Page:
Dexter Malware



Primary Victims: Restaurants, Convenience Stores

Dexter was one of the first major POS Malware strains found in a campaign that affected POS devices globally in 2012, though the attacks were centered on the US.

Dexter was reported in 40 countries in total and affected POS devices connected to Windows systems. Researchers found that card details were sent to the hackers’ command-and-control center (C&C) in Seychelles.

The Dexter malware sends a list of processes running on infected systems to the C&C server. The attackers then check whether any of those processes correspond to specific PoS software and if they do, they instruct the malware to dump their memory and upload the data back to the server.

The memory dumps are then parsed with an online tool that runs on the server and can extract payment card data from them. This is the information written on the magnetic stripes of payment cards and can be used to clone them.

Dexters’ main victims were restaurants and convenience stores, and at one point had siphoned the details of 20,000 credit cards. In 2013, Dexter was rewritten as StarDust, which is still active today.

MalumPOS Malware



Primary Victims: Hotels, Restaurants

MalumPOS Malware was first discovered in 2015, though it took until late 2016 for VISA to issue a warning about the virus. While not as active as it once was, MalumPOS is still found today globally.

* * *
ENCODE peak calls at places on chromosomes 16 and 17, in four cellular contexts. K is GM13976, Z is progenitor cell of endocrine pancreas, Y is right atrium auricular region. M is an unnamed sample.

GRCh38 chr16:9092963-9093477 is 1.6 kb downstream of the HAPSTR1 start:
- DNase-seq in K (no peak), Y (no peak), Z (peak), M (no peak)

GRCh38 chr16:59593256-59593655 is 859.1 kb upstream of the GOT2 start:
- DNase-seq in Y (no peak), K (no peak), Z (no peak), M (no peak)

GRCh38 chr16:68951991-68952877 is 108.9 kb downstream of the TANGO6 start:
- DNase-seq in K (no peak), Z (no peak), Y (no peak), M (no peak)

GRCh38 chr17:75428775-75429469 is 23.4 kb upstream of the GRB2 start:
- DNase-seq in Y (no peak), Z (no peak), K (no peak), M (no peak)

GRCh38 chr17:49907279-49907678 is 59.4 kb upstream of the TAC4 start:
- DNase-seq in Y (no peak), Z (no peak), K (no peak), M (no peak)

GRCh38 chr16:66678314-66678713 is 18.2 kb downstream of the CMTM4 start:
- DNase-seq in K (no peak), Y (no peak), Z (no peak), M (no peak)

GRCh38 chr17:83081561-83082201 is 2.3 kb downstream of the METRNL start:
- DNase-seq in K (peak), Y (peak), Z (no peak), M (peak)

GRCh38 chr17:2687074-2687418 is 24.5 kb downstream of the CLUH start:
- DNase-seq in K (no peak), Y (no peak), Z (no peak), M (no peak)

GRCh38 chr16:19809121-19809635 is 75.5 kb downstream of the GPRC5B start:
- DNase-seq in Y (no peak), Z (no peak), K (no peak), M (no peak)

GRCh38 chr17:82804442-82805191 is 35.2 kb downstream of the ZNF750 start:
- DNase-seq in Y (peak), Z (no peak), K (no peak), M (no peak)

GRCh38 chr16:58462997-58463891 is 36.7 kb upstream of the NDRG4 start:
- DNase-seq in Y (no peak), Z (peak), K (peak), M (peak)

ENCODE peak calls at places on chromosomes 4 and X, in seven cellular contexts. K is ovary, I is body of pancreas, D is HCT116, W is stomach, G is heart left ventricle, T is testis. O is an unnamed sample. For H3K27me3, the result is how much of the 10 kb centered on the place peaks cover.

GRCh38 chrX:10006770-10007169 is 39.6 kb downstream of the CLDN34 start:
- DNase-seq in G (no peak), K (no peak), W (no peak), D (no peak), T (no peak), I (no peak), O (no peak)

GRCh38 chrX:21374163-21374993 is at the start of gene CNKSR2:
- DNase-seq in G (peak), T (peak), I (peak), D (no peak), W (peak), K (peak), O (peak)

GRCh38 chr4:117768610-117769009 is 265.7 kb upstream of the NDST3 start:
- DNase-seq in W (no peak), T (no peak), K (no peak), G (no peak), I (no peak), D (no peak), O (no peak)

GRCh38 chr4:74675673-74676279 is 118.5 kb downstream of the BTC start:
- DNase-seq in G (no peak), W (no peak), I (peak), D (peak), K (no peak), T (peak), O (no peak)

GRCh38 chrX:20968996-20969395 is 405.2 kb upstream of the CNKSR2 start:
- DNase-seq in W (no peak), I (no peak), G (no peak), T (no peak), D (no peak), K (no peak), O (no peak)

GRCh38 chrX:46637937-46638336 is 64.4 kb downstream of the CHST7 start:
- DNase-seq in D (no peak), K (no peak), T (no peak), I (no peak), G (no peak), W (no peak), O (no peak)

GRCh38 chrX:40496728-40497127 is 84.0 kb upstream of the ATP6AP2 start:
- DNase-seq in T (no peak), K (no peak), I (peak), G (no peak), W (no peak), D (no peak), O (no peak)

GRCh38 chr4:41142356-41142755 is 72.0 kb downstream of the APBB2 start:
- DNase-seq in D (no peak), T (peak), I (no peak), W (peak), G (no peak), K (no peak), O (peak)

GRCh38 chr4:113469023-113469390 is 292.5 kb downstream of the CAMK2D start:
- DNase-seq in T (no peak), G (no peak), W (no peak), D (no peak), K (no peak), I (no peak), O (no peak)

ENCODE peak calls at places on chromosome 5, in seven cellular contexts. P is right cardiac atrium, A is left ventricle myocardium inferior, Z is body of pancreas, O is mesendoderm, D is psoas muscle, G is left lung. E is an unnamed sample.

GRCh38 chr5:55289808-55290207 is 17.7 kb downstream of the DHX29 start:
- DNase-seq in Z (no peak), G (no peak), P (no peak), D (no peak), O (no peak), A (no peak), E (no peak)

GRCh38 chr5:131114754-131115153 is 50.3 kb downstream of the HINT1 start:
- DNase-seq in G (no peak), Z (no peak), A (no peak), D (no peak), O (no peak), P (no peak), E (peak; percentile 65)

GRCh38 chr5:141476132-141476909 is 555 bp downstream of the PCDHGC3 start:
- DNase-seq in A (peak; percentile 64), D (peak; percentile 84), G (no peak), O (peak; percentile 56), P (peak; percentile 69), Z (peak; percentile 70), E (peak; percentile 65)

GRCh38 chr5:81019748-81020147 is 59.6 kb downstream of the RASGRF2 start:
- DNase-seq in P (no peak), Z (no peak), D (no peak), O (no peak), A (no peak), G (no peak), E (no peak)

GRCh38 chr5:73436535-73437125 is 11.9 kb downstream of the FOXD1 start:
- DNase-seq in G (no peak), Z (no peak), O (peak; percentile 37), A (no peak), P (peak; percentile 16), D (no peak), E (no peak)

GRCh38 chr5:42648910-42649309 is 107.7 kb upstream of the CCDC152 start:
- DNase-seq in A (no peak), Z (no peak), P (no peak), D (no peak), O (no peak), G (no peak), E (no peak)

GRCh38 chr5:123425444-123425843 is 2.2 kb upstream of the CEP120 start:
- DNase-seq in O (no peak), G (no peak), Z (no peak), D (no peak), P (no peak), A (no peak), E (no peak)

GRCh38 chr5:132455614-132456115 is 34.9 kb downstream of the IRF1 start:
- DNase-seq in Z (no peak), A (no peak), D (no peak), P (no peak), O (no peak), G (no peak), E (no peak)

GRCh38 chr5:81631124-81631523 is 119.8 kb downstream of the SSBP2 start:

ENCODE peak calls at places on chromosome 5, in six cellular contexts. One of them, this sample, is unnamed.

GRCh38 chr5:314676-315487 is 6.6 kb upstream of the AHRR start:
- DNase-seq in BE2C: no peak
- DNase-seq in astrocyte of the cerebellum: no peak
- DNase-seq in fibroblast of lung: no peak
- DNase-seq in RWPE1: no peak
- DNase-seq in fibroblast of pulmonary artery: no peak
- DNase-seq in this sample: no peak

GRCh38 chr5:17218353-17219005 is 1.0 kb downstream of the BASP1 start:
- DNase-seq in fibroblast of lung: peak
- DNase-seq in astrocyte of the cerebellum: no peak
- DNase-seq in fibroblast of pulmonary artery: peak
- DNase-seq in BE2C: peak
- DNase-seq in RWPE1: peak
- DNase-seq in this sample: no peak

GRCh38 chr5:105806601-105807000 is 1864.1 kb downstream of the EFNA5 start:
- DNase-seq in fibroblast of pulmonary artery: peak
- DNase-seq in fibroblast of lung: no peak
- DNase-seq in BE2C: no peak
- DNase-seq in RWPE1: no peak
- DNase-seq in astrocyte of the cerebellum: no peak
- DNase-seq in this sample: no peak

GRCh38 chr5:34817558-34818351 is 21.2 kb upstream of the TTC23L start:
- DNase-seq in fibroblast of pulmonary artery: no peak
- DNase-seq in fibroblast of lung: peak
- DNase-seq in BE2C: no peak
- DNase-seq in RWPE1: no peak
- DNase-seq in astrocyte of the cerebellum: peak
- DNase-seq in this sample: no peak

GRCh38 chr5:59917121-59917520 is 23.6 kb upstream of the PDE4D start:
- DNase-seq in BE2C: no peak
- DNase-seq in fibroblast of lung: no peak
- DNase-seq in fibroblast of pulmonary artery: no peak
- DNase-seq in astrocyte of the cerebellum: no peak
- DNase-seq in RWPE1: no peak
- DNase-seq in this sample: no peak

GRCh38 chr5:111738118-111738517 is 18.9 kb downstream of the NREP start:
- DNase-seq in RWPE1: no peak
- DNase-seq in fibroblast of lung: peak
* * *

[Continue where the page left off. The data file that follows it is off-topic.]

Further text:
MalumPOS targets the Oracle MICROS payment system, a popular POS system used in the hospitality and food industry. The Malware is written in the Delphi programming language.

At its height, MalumPOS could potentially infect 333,000 POS devices worldwide and scraped millions of credit cards. Oracle has since put out several patches to protect against MalumPOS, though during the initial infection, the company pleaded with vendors to change default administrator credentials to halt the infection.

MalumPOS infects a POS device through a driver update; it usually disguises itself as ‘Nvidia Display Driver’ or a similar display driver and can appear legitimate. It can go relatively undetected on a device for years.

BackOff Malware



Primary Victims: Home Depot, Target, Dairy Queen, UPS

BackOff was an aggressive strain of POS Malware that made headlines in 2014 and 2015, even prompting the Department of Homeland security to issue a statement.